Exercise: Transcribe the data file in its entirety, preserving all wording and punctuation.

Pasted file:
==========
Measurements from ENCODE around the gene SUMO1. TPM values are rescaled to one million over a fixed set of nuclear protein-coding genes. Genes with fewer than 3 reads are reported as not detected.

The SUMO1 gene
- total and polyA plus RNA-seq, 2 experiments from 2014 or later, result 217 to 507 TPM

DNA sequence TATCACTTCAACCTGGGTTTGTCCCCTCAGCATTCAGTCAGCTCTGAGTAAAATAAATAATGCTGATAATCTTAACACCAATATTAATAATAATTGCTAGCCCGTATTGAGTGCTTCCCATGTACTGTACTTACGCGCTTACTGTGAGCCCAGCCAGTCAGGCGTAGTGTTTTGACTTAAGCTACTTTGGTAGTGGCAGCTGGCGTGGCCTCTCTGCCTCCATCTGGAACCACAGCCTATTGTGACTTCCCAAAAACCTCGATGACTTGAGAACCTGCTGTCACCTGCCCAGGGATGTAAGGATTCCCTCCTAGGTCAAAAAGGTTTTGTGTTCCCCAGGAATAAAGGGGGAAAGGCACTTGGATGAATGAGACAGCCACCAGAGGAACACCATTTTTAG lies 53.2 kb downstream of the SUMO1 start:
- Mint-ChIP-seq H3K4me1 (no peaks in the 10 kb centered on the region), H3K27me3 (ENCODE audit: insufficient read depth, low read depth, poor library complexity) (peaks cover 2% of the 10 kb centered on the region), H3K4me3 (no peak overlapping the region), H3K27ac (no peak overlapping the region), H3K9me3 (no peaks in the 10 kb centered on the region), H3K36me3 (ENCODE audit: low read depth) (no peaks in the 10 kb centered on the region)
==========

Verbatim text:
Measurements from ENCODE around the gene SUMO1. TPM values are rescaled to one million over a fixed set of nuclear protein-coding genes. Genes with fewer than 3 reads are reported as not detected.

The SUMO1 gene
- total and polyA plus RNA-seq, 2 experiments from 2014 or later, result 217 to 507 TPM

DNA sequence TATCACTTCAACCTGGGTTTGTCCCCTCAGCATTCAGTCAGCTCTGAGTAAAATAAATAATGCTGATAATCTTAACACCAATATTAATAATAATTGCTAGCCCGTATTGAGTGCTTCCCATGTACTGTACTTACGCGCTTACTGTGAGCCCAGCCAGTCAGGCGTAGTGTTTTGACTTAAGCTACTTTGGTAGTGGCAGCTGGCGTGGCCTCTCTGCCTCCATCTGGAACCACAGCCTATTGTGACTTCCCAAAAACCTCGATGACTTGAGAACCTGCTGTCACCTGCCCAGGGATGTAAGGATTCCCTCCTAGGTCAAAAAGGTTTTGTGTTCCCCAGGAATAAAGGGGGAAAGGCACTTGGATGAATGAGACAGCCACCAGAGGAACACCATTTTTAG lies 53.2 kb downstream of the SUMO1 start:
- Mint-ChIP-seq H3K4me1 (no peaks in the 10 kb centered on the region), H3K27me3 (ENCODE audit: insufficient read depth, low read depth, poor library complexity) (peaks cover 2% of the 10 kb centered on the region), H3K4me3 (no peak overlapping the region), H3K27ac (no peak overlapping the region), H3K9me3 (no peaks in the 10 kb centered on the region), H3K36me3 (ENCODE audit: low read depth) (no peaks in the 10 kb centered on the region)